what do you do when you end up with a rooster?

Discussion in 'Managing Your Flock' started by scs287, Mar 24, 2011.

  1. scs287

    scs287 Out Of The Brooder

    21
    0
    22
    Mar 23, 2011
    Fort Collins,CO
    I just got 6 straight run chicks from the feed store and am now worried i'll end up with a boy. How hard is it to rehome a rooster? What if I end up with more than one?
     
  2. wpalmisano

    wpalmisano Chillin' With My Peeps

    400
    1
    111
    Aug 11, 2010
    Connecticut
    You can eat him, find someone on here that wants him and lives close, or even try Craigslist. There are usually free roosters on there and folks that want them
     
  3. gryeyes

    gryeyes Covered in Pet Hair & Feathers

    6 straight run? Don't worry about it any more, you can be sure you WILL get at least two roosters.

    I haven't rehomed any of mine. But I happen to be insane. I'm just letting you know you actually CAN have a flock with more than one rooster. If they are raised together, it's much easier for them to live together. There will be one dominant rooster and any others will be subordinate to him. You can just get yourself some more pullets (I would stay away from the straight run bins) to give the dominant rooster more ladies to love.

    Other folks will chime in here with some alternate views which work best for their situations. You don't have to be insane like me.
     
  4. AllTheseCreatures

    AllTheseCreatures Chillin' With My Peeps

    We kept one for a while, he was so nice look at. Then aggression became an issue and his crowing irritated the neighbors. So if you can deal with those factors, keep him (or them). Otherwise you're going to have to eat him or find someone else who wants him. In my experience, most of the people on craigslist that wanted my rooster wanted to eat him. So I figured, why not? Pretty gruesome work, but pretty tasty in the end.

    Really it's up to you. If you can't stand the thought of him dying, it may be some time before you can find an appropriate home.
     
  5. SlowRiverFarms

    SlowRiverFarms Out Of The Brooder

    15
    0
    22
    Mar 19, 2011
    Rescue, CA
    Well, I do not have an answer for you...sorry. But I can tell you what happened with our rooster. We got a random bird with our last chick order, and it turned out to be a bantam rooster. So we were putting up with him but really did not want him...started thinking how to get him to a good home. Then, after months with no problems, we got a predator in the yard. Not sure what, but thinking a fox. Only killed one bird - yep, so much for the rooster. And predator has not been back since.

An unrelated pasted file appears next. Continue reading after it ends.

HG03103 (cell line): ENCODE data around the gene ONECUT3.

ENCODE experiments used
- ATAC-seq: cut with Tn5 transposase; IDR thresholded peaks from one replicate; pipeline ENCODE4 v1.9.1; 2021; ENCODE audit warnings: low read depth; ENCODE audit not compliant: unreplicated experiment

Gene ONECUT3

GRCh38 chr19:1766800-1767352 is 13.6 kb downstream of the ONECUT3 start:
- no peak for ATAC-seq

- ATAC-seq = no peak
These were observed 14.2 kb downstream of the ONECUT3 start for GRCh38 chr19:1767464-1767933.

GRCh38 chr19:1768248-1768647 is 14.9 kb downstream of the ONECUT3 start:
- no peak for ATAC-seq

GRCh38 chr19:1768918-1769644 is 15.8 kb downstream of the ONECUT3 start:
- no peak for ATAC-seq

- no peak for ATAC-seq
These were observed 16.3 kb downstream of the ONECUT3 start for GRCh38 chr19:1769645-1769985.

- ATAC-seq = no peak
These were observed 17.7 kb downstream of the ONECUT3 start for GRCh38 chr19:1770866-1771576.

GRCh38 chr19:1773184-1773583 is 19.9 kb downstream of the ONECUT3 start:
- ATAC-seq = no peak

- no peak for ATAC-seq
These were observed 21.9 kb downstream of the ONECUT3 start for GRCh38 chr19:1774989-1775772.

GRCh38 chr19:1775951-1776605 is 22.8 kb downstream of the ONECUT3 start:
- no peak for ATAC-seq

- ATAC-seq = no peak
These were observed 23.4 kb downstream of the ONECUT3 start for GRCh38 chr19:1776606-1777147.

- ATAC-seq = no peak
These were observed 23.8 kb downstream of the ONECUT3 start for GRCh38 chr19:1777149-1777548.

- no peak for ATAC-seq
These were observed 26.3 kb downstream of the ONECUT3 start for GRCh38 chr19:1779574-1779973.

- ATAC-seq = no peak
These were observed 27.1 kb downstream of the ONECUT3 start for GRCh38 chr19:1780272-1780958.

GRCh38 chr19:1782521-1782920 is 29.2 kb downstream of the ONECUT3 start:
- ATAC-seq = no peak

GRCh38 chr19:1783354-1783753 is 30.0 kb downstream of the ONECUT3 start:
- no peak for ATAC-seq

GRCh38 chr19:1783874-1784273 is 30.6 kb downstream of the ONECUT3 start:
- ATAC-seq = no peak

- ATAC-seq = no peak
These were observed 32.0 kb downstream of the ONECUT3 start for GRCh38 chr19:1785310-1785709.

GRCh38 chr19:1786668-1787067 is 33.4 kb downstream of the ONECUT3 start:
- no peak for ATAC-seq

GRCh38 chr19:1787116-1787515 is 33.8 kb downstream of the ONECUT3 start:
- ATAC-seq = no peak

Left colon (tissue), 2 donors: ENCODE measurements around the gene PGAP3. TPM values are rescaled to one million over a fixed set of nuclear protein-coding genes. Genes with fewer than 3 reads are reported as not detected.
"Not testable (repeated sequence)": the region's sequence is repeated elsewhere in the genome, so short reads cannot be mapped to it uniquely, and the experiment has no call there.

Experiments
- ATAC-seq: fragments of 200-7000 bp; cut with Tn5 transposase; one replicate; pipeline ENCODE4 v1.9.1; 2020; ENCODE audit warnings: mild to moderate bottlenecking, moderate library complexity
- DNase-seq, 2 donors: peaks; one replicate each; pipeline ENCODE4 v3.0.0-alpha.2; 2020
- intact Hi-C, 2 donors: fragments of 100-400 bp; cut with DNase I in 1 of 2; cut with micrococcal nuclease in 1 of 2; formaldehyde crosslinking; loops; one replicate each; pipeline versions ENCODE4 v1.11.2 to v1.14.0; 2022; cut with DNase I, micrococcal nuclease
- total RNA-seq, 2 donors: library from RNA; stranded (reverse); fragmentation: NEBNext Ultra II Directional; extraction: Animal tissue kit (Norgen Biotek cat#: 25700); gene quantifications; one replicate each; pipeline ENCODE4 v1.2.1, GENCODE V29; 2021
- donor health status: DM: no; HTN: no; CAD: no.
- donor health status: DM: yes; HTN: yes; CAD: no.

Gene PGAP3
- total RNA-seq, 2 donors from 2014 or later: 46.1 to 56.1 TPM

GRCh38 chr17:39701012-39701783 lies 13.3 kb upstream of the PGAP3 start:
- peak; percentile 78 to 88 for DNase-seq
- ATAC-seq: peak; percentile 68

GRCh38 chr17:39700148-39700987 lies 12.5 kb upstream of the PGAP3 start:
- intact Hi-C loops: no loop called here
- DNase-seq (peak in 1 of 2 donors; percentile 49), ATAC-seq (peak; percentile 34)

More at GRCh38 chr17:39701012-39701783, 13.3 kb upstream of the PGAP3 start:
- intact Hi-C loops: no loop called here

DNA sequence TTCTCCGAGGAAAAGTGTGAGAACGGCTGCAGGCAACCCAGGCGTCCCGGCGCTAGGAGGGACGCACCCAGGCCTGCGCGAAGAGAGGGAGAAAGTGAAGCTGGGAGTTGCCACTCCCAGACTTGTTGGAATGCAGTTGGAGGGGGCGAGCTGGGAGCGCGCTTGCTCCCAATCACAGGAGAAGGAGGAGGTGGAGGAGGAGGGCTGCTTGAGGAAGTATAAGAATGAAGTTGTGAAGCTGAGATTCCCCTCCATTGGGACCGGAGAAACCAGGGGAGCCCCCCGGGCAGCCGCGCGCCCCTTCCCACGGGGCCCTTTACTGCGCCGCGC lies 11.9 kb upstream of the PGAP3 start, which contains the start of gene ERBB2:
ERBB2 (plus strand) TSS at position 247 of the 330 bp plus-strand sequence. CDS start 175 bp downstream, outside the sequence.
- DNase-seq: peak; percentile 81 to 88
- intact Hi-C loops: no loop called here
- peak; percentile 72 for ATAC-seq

Guess that fox was tired of getting woke up early!
     
  6. Kaitie09

    Kaitie09 Chillin' With My Peeps

    1,200
    15
    173
    May 28, 2009
    South Central, PA
    We got rid of six roos on Craiglist within 3 days. A woman who had around 30 hens that free range took them all.
     
  7. schellie69

    schellie69 Chillin' With My Peeps

    Oct 8, 2009
    Kansas
    I haven't faced this problem but since I am thinking of hatching some eggs out this year if I get a broody have decided that the roosters will become dinner.
     
  8. Dora'smom

    Dora'smom Chillin' With My Peeps

    916
    4
    121
    Dec 14, 2009
    Oregon
    We have had three roosters (so far) out of a total of 20 supposed to be sorted pullets. All three of them went to different farms in the area. If you are in a situation like we are, where you live in the city, and roosters are probably not tolerated, the thing to do is start figuring out your plan of action early. By asking around, we found that my husband's boss had chickens, and he welcomed our big, beautiful Buff Orpington "Buck" to his flock. Our Silkie "Zeus" went to a local no-kill farm (not a shelter) via Craig's List----we are welcome to visit him at any time, and our Turken roo went to another farm to be a part of their breeding program. Start with your feed store, or farm store, or someone you know, or a local chicken internet group, farmer's market, etc., and see what connections you can make in your area.
    About a month ago, I had a hen go broody (again) and had difficulty with finding eggs until I thought about using my local connections---I work with someone, whose husband owns a farm store, who has a local farmer come in occasionally, who knows another farmer, who knows a farmer who has fertile eggs. Chickeny networking. I now have an adorable little flock of blue-laced red wyandotte babies scooting around the broody pen.
    In the future, your chances of having all pullets are better if you go with the sorted bins, rather than straight run, but as I can attest to, you may still get the occasional rooster.
     
  9. hennyannie

    hennyannie Chillin' With My Peeps

    Mar 12, 2011
    North Carolina
    Quote::lol My cousin had this same thing happen. I was thinking he should be remembered kindly for his sacrifice for the hens. On a more serious note there are alot of folks still in my area that come by just wanting a roo for a pet or to hear him crow at their house. I can usually talk them into getting hima companion!
     
  10. scs287

    scs287 Out Of The Brooder

    21
    0
    22
    Mar 23, 2011
    Fort Collins,CO
    thanks everyone for the replies! how old do they have to be before I can tell?
     

BackYard Chickens is proudly sponsored by